Evaluated need, costs of care, and payer perspective in degenerative dementia patients cared for in the United States

Daniel L. Murman, Alexander Von Eye, Paula R. Sherwood, Jersey Liang, Christopher C. Colenda

Research output: Contribution to journalArticle

31 Scopus citations

Abstract

The purpose of this study was to examine the strength of the associations between 5 measures of need that are potentially modifiable in degenerative dementia patients and direct costs of care from 5 payer perspectives in the US healthcare system. Data were derived from a cohort study of 150 patients with a degenerative dementia. We measured need variables at baseline and utilization of healthcare in the year before and after baseline. Utilization data were converted into estimated direct costs and totaled based on the costs paid for by 5 payers in the US healthcare system. Path models were used to quantify and compare the relationships between need variables and direct costs. From Medicare's perspective, comorbid medical conditions were the most important predictor of Medicare costs. From Medicaid's perspective, neuropsychiatric symptoms and signs of parkinsonism were additional significant predictors. From the perspective of patients, their families and society, all 5 need variables were significant predictors of direct costs (ie, those above, plus cognitive impairment, and dependency). The relationship between evaluated need variables and direct costs depends on the perspective of the payer and provide insights into which need variables could be targeted with interventions to control costs and improve patient outcomes.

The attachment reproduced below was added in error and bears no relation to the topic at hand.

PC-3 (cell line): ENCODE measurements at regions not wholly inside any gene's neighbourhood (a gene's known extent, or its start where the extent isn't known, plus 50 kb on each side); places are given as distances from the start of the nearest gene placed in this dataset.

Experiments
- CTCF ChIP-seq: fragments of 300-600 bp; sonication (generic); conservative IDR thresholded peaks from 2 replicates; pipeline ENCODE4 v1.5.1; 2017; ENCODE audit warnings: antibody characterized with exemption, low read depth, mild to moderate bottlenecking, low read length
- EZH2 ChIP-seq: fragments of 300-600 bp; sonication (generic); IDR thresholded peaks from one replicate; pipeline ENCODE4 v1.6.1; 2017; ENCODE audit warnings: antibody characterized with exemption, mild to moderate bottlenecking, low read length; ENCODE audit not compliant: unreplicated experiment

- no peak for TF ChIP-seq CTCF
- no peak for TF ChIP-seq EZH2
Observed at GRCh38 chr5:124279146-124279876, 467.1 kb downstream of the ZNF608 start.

Original languageEnglish (US)
Pages (from-to)39-48
Number of pages10
JournalAlzheimer Disease and Associated Disorders
Volume21
Issue number1
DOIs
StatePublished - Jan 1 2007

Keywords

  • Alzheimer disease
  • Healthcare costs
  • Medicaid
  • Medicare

ASJC Scopus subject areas

  • Clinical Psychology
  • Gerontology
  • Geriatrics and Gerontology
  • Psychiatry and Mental health

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